Crucial to the development of student historians was the way in which the history itself was presented. For example, after doing a unit on primary sources, we relied on a short list of basic rules to help the class discover how to detect and solve problems working as historians. The "rules" are:
- Have accurate information (sources).
- Use it.
- Don't misuse, or abuse, it. (That is, when drawing conclusions one must not ignore information that may contradict the conclusions.)
By following these rules, most students in the class were able to solve the problems that they faced when doing history.
The project that we've chosen—to demonstrate what can be accomplished when a class moves beyond the textbook—was part of the class's study of the creation of nation states and increasingly centralized governments in areas that previously had not necessarily seen themselves as a "nation". We began with a broad assignment: to examine the varied effects of the use of power on developing nations using relevant primary and secondary sources. Students were to address the teacher-posed question, "Is the use of power—that is, internal and external aggression—a necessary part of politics?"
In the first stage of the project, we three students—Sarah Faulkner, Laura Nally, and Stephanie Lai—chose one topic, Tudor England, from a list of acceptable, suggested topics. We then discussed ways to approach the subject we had chosen. We decided that using women in the time period as case studies would provide interesting insights to demonstrate how power was exercised in Tudor England. Because women at the time were rarely given real power to any great extent, we assumed as a "tentative hypothesis" that the effective female monarchs of Tudor England must have had an overabundance of the abilities, attitudes, and styles necessary for leadership.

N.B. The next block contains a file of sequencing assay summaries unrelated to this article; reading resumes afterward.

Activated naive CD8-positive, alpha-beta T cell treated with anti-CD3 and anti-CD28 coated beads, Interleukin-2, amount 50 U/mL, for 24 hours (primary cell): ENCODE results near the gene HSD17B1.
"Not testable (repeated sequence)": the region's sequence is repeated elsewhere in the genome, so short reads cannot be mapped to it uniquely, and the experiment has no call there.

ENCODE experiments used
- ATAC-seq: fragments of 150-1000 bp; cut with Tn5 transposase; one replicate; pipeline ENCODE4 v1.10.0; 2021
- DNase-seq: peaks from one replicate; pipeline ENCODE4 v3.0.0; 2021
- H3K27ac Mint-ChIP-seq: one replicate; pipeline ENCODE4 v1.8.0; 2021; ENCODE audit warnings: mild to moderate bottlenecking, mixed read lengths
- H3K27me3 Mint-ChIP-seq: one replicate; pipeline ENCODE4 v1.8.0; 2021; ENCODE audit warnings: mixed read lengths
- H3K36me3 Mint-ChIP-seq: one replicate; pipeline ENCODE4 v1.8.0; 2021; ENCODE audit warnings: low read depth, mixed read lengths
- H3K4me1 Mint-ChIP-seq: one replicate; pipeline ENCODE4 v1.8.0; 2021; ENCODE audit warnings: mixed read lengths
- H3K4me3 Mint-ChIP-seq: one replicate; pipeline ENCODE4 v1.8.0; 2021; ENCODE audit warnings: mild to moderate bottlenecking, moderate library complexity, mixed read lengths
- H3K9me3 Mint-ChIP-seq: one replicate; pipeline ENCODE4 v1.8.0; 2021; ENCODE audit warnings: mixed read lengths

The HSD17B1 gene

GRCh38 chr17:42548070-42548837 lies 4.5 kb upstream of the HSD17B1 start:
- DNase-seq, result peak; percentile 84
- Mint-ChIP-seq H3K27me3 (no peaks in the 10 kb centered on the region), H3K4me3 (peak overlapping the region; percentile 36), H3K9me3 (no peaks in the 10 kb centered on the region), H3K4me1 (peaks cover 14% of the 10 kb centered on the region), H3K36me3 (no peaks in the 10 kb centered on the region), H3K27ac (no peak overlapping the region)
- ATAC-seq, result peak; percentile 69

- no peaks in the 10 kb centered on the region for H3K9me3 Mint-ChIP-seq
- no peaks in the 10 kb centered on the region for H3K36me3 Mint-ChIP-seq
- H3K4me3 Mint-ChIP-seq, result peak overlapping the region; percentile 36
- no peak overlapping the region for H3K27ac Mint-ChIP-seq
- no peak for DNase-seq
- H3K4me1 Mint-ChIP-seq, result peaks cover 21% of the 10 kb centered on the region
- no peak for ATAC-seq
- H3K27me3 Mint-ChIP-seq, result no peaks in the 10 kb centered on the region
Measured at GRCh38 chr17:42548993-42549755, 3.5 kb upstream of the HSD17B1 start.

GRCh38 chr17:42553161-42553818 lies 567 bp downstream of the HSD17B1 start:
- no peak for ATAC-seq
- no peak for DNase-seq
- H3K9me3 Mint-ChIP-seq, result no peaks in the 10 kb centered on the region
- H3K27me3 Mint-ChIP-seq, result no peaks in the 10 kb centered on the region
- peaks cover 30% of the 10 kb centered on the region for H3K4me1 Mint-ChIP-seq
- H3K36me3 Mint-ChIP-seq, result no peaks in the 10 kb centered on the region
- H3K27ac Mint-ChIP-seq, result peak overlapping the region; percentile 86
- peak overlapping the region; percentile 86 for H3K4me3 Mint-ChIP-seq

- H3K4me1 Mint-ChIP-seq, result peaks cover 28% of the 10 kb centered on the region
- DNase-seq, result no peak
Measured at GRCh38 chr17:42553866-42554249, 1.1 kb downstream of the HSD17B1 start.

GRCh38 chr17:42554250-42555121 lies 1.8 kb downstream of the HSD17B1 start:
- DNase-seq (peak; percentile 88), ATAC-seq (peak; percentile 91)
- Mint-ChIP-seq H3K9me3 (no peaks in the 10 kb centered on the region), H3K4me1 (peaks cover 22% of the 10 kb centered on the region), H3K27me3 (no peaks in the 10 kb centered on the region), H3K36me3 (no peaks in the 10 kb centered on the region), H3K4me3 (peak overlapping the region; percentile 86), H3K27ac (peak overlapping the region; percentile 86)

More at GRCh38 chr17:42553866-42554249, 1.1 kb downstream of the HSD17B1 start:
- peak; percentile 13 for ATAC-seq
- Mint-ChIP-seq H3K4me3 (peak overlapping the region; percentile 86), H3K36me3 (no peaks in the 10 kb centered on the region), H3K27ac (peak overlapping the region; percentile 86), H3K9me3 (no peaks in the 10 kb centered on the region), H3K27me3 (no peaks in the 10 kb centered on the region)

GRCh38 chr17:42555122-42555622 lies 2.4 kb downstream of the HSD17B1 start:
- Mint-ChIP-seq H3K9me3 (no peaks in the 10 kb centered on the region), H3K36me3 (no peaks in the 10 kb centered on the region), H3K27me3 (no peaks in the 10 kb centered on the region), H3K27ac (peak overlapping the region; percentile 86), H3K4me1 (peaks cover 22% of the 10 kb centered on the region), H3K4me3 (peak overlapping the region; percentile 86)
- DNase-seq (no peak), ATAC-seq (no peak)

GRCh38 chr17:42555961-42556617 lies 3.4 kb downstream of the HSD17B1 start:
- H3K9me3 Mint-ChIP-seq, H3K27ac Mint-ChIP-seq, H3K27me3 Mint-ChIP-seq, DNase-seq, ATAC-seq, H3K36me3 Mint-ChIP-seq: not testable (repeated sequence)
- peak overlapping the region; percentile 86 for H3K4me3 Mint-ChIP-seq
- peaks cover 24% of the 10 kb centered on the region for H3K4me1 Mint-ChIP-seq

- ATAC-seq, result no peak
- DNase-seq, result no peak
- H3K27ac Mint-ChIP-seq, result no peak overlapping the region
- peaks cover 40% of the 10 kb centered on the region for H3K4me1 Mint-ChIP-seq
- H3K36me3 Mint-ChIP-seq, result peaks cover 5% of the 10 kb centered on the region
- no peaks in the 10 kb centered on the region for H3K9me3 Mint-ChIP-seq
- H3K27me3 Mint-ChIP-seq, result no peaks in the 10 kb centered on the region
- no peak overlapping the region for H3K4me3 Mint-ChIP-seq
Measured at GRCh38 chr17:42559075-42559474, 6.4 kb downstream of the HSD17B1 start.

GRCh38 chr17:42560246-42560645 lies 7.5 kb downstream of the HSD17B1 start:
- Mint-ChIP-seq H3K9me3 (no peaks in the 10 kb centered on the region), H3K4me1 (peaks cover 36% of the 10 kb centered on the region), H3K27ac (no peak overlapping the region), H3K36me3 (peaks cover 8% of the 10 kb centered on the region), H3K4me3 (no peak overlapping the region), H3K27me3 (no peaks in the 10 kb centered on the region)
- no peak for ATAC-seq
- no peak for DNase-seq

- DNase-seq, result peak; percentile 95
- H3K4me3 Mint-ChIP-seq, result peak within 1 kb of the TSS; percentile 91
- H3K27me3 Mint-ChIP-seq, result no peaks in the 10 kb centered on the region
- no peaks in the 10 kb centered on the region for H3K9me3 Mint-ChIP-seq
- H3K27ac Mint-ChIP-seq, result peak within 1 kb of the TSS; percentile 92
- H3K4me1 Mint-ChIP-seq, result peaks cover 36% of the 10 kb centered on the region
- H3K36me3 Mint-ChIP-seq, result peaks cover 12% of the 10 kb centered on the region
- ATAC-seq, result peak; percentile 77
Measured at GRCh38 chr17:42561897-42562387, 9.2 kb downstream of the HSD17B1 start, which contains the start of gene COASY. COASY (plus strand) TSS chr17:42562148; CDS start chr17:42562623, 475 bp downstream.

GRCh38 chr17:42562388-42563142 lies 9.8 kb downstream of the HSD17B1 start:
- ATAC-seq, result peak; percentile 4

As our research progressed, we found ourselves adjusting and narrowing down our objectives. We decided to focus on three female queens: Elizabeth I, who was popular and widely respected during her reign; Mary I, who was not as successful; and Lady Jane Grey, who only managed to retain the throne for nine days. To ensure that women in England from all walks of life were included in our study, we also researched common women and noble, but not ruling, women.
Following up on questions posed by our teacher, we tried to determine whether Tudor politics embodied the principles in Machiavelli's book, The Prince. We highlighted specific points in the book that we felt were directly related to Mary, Elizabeth, Jane, and Northumberland (Jane Grey's father-in-law, who was responsible for her rise to power). After listing and explaining Machiavellian characteristics and "un-Machiavellian" characteristics for each, we were able to conclude that to a fairly significant extent, politicians in Tudor England embodied the principles illustrated in Machiavelli's The Prince.
In addition to research, the project called for an "interactive presentation" of our findings to ensure that all students in the class would share the questions posed, the research done, and the conclusions drawn. We decided to create a web site that would demonstrate—using these women of England as case studies—the power involved in politics. To do so, we first had to synthesize the information into digestible, informative conclusions. For each of the three queens, our group created a page that gave an overview of who they were, how they came to power, what they accomplished during their reigns, and how they accomplished it. A link from that web page listed their Machiavellian qualities along with their "un-Machiavellian" qualities, with supporting quotes from Machiavelli, and with historical context, for each queen.